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Wednesday, 13 June 1984
Page: 2914

Senator MacGIBBON —My question is directed to the Minister representing the Minister for Industrial Relations and is provoked by the inadequate, incompetent and irrelevant answer that Senator Baume received earlier on the medical dispute . Does the Federal Government support the blacklisting of doctors provided for in the New South Wales Public Hospitals (Visiting Practitioners) Amendment Bill which was before an emergency session of the State Parliament yesterday? Is this part of Labor's doctrine on industrial relations? Can we look forward to a similar policy in future disputes when powerful unions are bullying the general public?

Senator BUTTON —As indicated in answers to Senator Peter Baume by Senator Ryan, the Government has no public view on the New South Wales dispute apart from the fact, as disclosed by Senator Ryan, that Dr Blewett, the Minister for Health, is taking a close interest and is monitoring developments with a view to lending what good offices the Commonwealth can in respect of that matter. Apart from that I can take the question no further by way of answer. As Senator MacGibbon would well know, having contemplated the industrial relations record of this Government in the last 15 months compared with the industrial relations record of the previous Government, there can be no extrapolation of any situation of particular difficulty in New South Wales to which Senator Ryan has referred in her answers to the general industrial relations climate in Australia.

Senator MacGIBBON —I ask a supplementary question. The Minister invited me to contemplate the industrial record of this Government. When I look at that and having asked the question I did, I am confused as to why the Government condoned the secondary boycott against a Canberra taxi company applied by Transport Workers Union of Australia drivers when they were on strike last week. How does the Minister reconcile that with the statement he just made?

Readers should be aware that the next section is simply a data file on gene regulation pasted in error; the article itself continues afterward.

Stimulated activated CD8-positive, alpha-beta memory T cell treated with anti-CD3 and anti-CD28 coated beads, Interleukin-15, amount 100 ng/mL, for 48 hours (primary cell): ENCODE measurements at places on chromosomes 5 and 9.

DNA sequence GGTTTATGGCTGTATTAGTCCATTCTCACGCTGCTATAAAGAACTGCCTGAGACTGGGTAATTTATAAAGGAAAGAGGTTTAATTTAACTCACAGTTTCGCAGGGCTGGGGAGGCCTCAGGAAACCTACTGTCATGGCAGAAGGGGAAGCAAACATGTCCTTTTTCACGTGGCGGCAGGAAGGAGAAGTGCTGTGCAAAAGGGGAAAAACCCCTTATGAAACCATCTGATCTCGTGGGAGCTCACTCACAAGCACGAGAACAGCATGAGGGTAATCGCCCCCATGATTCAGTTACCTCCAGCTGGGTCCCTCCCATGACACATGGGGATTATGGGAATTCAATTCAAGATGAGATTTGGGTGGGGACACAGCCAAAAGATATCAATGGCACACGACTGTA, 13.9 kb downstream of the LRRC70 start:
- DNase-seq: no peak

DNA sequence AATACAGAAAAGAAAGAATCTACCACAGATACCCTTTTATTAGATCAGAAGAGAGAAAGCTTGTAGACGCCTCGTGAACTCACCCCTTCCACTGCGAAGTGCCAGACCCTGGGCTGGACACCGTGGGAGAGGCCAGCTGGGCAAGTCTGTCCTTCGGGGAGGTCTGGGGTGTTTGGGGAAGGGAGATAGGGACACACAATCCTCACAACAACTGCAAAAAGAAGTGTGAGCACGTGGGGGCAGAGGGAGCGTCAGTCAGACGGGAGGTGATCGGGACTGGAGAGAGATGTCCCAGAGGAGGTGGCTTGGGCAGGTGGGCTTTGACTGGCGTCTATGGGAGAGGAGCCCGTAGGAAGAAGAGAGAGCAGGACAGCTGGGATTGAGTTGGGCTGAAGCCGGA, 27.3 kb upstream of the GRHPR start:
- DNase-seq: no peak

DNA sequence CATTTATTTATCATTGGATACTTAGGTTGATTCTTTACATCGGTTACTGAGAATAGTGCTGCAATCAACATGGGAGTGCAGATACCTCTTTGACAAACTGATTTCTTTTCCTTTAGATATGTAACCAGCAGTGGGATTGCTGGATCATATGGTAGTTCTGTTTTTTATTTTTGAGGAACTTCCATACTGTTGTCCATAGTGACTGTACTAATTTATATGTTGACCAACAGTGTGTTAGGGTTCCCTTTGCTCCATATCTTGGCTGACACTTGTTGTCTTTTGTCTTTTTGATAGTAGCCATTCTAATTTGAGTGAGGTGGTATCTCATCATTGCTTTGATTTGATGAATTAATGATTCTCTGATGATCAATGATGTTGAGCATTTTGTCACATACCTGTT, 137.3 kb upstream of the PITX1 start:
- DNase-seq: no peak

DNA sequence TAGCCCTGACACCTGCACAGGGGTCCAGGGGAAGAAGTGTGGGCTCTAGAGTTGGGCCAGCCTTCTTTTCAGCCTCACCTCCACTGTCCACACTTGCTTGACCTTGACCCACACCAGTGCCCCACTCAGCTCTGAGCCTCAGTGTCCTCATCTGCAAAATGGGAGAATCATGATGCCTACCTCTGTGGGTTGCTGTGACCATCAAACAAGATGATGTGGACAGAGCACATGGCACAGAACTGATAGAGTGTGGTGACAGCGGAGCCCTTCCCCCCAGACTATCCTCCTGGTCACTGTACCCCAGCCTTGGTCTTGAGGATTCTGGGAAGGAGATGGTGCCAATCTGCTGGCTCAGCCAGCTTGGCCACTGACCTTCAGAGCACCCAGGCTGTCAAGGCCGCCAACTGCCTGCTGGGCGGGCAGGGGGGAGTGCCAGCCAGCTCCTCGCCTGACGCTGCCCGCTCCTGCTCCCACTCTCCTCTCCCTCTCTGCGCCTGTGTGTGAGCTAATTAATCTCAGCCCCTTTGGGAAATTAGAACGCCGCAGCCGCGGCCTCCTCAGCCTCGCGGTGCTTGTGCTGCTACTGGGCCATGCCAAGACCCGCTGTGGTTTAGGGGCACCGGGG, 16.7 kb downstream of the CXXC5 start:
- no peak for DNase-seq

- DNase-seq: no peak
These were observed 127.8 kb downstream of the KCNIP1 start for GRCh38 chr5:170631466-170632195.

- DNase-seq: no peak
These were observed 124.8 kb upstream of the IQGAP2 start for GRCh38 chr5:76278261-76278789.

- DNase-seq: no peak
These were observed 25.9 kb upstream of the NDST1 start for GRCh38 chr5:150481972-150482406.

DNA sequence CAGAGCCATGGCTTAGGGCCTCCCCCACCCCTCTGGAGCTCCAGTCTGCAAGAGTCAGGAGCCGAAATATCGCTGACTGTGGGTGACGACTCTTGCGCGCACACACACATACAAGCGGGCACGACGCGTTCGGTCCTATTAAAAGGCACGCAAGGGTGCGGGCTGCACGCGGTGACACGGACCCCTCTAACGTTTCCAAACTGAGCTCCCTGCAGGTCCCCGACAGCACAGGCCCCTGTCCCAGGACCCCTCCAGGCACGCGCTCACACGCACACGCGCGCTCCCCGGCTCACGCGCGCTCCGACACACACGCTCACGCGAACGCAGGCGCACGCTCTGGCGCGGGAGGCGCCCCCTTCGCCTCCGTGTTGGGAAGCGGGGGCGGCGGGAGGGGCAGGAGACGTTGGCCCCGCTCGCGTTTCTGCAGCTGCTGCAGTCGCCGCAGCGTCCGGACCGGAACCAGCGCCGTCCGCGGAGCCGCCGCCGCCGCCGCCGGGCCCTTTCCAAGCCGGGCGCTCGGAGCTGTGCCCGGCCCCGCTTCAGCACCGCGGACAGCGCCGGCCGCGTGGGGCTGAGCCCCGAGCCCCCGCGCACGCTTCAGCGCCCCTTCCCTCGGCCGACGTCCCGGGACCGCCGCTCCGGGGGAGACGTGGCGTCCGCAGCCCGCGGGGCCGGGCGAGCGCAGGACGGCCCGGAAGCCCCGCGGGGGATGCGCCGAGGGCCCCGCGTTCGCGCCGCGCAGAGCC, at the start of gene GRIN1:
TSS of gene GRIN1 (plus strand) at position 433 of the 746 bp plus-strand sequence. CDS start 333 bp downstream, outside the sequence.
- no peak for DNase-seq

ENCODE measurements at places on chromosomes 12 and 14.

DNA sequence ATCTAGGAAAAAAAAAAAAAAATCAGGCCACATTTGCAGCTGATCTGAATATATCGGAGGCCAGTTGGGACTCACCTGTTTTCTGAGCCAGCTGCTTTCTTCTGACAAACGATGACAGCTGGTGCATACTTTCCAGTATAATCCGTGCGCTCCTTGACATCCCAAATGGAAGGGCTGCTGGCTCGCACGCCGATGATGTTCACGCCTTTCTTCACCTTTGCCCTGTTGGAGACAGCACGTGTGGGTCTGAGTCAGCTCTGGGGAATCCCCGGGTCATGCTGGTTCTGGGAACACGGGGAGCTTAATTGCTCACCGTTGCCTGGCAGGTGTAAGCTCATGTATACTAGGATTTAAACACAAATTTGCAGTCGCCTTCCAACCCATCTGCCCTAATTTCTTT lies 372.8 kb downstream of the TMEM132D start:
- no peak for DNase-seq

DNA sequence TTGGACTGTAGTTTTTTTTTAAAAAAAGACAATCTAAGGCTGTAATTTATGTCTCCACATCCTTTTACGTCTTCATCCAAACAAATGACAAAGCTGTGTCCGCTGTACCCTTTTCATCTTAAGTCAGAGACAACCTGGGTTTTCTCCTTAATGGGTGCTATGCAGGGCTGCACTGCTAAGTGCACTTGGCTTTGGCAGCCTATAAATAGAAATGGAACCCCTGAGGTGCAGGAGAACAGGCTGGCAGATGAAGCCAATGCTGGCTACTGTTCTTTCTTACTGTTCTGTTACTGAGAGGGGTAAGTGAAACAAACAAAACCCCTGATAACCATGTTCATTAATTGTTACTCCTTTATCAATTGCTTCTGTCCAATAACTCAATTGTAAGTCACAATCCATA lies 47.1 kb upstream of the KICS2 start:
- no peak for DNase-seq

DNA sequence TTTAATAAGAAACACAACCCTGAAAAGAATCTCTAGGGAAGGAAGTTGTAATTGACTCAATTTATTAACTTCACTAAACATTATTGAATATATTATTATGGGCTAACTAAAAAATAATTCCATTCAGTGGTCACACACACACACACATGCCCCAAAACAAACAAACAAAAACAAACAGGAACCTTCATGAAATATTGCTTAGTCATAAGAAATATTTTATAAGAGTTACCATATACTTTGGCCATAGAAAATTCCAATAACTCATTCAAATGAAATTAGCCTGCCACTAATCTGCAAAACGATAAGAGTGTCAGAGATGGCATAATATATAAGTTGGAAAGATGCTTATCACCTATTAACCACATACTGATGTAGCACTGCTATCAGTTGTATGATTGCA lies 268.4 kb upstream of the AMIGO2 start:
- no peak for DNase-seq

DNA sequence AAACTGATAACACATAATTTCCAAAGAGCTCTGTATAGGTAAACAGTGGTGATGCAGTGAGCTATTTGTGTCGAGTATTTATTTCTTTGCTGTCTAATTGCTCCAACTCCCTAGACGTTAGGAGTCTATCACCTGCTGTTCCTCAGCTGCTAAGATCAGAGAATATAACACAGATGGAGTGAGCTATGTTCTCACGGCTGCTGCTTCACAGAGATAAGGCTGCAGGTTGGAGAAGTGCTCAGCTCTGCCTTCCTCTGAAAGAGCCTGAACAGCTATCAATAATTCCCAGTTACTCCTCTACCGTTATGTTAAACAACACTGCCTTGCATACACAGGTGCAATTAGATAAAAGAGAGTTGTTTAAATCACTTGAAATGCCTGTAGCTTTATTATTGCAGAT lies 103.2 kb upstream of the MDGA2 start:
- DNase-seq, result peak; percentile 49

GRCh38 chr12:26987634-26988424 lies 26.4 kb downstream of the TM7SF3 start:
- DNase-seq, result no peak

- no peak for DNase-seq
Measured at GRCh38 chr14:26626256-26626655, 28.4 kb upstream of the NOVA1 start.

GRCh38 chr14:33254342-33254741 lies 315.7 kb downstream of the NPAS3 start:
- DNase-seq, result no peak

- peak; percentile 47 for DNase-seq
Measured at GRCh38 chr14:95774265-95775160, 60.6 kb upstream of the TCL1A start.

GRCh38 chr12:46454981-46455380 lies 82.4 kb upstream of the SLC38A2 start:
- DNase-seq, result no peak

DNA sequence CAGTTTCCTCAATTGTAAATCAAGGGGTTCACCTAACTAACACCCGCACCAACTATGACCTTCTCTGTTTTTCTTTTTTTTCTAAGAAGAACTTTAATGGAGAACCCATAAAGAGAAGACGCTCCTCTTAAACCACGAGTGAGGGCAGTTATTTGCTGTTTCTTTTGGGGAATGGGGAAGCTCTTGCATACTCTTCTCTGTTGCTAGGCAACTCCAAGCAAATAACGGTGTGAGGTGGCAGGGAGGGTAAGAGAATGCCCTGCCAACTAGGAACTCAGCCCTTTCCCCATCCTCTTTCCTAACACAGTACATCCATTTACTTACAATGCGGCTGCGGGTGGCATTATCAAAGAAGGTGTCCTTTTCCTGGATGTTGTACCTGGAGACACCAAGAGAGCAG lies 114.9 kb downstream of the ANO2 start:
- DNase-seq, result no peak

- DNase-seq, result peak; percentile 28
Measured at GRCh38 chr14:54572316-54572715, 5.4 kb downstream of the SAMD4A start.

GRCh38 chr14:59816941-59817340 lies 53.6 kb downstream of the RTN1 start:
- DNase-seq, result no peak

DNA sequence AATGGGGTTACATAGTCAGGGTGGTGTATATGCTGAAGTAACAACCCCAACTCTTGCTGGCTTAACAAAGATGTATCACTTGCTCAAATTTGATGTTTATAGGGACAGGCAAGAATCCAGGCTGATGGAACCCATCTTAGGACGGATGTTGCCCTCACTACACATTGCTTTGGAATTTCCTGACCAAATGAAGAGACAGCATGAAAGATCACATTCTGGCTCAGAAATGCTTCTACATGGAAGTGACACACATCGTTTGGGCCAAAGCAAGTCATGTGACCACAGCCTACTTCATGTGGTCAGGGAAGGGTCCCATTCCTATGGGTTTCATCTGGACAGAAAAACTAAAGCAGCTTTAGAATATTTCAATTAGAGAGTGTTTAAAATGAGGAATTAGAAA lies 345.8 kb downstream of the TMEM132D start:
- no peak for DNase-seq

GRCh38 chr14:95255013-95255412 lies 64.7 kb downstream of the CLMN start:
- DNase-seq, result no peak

Senator BUTTON —It is not my task or any Minister's task to reconcile every confusion which Senator MacGibbon has and I do not intend to embark on that exercise. In answering his first question, I invited him to contemplate the industrial relations of this Government. Senator MacGibbon, after one second, immediately rose and postulated a whole series of hypothetical questions which revealed his chronic incapacity to contemplate anything. 'Contemplate' means consider and think, and they are things that I invite Senator MacGibbon to do, however tortuous a process it might be for him. Insofar as the question of the transport workers is concerned, I have no comment on that whatsoever.